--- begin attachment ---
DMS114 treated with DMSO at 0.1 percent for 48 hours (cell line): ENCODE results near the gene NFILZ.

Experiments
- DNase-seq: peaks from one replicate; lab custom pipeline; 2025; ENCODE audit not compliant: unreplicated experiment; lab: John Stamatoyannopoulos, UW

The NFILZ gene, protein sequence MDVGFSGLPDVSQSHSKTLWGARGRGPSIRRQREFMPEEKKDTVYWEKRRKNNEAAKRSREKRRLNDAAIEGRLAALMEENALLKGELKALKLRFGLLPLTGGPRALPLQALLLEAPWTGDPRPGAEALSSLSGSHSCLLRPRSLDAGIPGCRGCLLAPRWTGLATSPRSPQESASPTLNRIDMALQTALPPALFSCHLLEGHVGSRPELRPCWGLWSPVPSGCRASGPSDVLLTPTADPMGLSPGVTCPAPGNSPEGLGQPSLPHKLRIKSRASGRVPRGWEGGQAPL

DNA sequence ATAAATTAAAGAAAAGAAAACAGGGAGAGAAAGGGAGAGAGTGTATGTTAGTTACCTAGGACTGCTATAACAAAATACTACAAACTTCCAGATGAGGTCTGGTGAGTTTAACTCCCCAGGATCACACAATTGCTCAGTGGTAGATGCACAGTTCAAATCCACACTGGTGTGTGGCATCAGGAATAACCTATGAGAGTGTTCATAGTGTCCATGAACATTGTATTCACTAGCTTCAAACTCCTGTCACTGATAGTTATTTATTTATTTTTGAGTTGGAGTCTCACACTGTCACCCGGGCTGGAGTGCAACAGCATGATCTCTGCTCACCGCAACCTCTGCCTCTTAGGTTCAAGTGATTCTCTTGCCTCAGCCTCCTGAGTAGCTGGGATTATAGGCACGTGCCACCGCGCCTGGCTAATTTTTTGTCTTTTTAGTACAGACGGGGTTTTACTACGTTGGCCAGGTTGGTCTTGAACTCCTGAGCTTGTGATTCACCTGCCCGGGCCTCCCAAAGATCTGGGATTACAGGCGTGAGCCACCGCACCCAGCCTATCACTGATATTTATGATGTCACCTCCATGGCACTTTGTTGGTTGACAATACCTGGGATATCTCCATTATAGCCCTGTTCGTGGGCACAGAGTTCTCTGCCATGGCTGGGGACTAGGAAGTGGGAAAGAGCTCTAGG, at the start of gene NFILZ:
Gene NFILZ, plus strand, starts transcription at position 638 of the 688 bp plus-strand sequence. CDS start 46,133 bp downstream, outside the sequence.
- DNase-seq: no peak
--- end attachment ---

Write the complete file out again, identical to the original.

DMS114 treated with DMSO at 0.1 percent for 48 hours (cell line): ENCODE results near the gene NFILZ.

Experiments
- DNase-seq: peaks from one replicate; lab custom pipeline; 2025; ENCODE audit not compliant: unreplicated experiment; lab: John Stamatoyannopoulos, UW

The NFILZ gene, protein sequence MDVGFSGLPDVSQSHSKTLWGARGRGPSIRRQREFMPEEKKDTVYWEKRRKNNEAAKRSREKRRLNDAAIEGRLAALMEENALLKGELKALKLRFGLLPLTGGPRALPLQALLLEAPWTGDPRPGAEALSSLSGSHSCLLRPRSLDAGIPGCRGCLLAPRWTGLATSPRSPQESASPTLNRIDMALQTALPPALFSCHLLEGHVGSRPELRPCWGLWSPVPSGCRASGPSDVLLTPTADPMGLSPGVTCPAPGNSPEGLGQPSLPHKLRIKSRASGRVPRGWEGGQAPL

DNA sequence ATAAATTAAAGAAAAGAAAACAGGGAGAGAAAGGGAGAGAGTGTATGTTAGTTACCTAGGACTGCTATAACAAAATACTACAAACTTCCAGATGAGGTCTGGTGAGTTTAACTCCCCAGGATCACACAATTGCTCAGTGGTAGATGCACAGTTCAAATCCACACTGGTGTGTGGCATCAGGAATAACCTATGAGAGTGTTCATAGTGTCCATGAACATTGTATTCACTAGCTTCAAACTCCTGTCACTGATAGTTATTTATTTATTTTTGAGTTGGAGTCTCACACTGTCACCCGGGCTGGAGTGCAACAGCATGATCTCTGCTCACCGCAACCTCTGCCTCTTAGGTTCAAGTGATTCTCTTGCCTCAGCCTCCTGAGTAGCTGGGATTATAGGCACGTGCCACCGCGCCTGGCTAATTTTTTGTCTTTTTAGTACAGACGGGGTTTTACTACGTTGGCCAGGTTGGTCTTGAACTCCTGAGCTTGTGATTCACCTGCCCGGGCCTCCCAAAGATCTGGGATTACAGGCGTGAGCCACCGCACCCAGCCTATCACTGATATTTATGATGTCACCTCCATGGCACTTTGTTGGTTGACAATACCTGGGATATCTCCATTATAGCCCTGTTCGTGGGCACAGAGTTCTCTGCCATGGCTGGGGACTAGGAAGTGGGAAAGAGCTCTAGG, at the start of gene NFILZ:
Gene NFILZ, plus strand, starts transcription at position 638 of the 688 bp plus-strand sequence. CDS start 46,133 bp downstream, outside the sequence.
- DNase-seq: no peak